In 1989, Darcy’s barreling down to Turn 1 at Eastern Creek when a small car moves offline as he’s overtaking it. Snagging a small drop at the track edge, he spins the Lola into the inside wall and gains instant membership of the ‘Lola Limp Club’. One ankle broken, the other foot with major soft tissue injury, he tears the cruciate ligament of a knee getting out fast. Bruised everywhere, the impact also pops his right eye out. Eww!
Spending four weeks charming the nurses at Westmead Hospital, Darce also plans the re-restoration of the Lola for another few years’ campaigns. But he parks it in disgust in ’95 when the F5000s were only offered 15 minutes for practice and qualifying… he’s off to modern car racing.
Porsche Cup, Supercars, Nations Cup, GT
Darcy takes on Porsche Cup in ‘96, running a 3.6 Carrera C2 in which he takes the title a year later. Then Supercars beckons and, through Rod Smith Racing, a VS Commodore sees him achieve third in the privateer category in ’98 and ’99, as well as a third at Bathurst. With sponsorship from the Playboy Club and plenty of comely crew (including Pamela Anderson one year) his pit area, oddly, is the most visited in the paddock!
Privateers are dropped from Supercars in 2000, so Darce and his good mate Rusty French have a bright idea: a Dodge Viper GTS for Nations Cup.
Off to Phoenix, they doll two of them up as race cars before a private Cannonball Run (the Highway Patrol’s words!) west to LA and shipment to Australia.
So far so good, but then comes massive race development before the Vipers are competitive against Euro factory cars. A couple of state-level wins come in the first years, then national wins and podiums in the GT Championship, including a second to the late Alan Simonsen at Adelaide, but by 2008, the Euro factory cars are proving impossible to beat.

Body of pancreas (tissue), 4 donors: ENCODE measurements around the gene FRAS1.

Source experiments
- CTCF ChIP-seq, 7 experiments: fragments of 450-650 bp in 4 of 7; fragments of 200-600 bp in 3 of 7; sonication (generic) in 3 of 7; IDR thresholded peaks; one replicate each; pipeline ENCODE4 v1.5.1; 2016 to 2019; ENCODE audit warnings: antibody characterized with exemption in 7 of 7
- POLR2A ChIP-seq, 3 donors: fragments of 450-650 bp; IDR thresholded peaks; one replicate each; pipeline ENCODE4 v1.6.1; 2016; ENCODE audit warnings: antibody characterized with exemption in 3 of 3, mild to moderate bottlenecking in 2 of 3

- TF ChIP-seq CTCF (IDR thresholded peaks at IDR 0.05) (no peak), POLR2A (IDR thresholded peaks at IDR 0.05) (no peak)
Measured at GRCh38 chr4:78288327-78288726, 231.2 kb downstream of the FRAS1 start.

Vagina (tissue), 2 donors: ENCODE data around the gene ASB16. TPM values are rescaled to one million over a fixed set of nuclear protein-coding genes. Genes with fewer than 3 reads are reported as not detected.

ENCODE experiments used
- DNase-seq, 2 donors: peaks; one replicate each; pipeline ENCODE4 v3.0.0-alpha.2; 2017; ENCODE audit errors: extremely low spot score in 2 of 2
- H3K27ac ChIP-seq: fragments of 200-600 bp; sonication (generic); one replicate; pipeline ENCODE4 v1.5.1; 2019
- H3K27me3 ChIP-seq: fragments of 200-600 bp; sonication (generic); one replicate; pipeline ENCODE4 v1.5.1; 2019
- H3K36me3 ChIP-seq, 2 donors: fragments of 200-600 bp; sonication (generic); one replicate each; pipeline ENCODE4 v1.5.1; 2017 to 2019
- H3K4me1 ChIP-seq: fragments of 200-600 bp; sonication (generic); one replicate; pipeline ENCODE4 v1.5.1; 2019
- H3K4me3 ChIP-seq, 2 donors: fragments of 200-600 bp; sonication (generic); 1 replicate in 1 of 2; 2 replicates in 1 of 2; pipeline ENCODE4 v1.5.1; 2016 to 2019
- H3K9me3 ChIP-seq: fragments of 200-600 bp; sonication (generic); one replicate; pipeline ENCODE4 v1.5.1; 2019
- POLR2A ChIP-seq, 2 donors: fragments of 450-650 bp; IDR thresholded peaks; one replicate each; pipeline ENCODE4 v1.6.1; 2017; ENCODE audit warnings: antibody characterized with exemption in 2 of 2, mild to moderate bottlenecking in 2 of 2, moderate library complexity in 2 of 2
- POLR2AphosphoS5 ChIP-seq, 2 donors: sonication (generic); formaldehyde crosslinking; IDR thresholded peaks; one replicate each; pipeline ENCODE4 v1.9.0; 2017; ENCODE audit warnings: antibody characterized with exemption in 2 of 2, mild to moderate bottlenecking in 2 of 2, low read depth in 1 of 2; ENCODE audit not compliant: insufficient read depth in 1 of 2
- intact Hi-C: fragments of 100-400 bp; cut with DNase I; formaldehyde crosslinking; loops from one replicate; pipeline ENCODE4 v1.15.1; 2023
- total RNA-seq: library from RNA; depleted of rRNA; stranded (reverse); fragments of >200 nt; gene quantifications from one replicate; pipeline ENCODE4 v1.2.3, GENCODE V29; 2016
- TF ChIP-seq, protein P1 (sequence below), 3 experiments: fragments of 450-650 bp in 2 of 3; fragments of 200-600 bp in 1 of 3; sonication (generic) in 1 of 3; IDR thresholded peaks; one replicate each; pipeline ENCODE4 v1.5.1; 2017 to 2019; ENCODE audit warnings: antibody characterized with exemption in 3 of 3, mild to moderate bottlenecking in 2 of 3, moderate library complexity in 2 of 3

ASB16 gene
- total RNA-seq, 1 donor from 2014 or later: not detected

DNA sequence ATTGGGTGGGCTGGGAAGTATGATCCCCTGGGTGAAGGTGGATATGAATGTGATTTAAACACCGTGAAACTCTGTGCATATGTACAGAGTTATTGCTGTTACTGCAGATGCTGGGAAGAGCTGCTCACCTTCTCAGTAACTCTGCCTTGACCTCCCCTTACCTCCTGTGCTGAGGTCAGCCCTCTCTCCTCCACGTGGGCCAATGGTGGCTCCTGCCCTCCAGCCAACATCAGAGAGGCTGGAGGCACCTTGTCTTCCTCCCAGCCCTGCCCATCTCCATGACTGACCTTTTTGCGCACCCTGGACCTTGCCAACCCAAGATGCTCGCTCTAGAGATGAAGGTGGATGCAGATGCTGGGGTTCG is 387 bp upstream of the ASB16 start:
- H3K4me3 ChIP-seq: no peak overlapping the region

Back to historics
Dusting off the Lola, Darce spends another decade enjoying an average of four meetings a year, always in the front running group. But a strange feeling takes hold of him…
“Mate, I was always part of Manny’s crew,” Darcy recalls. “When Appendix J came back, I thought what a great concept, so I bought a basket case 289 Mustang with a full house motor to go in it. The motor was stolen, I lost interest and sold the rest.
“I loved the category and the camaraderie, the sight and sound. So, years later when Stuart Barnes’s Mustang Fastback came up for sale, I knew it was time.”
A test day shows up areas where the car could be made easier to drive - steering, seat, gear shift, etc. By the time of Historic Sandown 2019, Darce is on the grid.
Pulling the helmet off after qualifying: “How do you drive these things with no brakes?” The team works on that issue all weekend but Darce is pleased to be in the lead pack finishing the last race. “The pedal was to the floor. Wouldn’t have made it round T1 the next lap!”
At Phillip Island the following March, brake gremlins showed at the rear. “I’d never worked on brake bias with drums. We had too much and the expanding shoes made it skip like a rabbit into the corners…”
Raring to Go
Shortly after the Island Classic, the cloak of COVID descends and 2020 becomes a barren year, racing-wise. But 2021 is here and Darcy’s fired up for the possibilities the new year presents.
New heads are being fitted and the big blue Mustang will be right in the fight. There’ll be plenty of competition – the Big Banger class is now the largest – but few pilots will have the same depth and breadth of race experience as the ‘curly haired young lout’ with just the right dose of mongrel in him…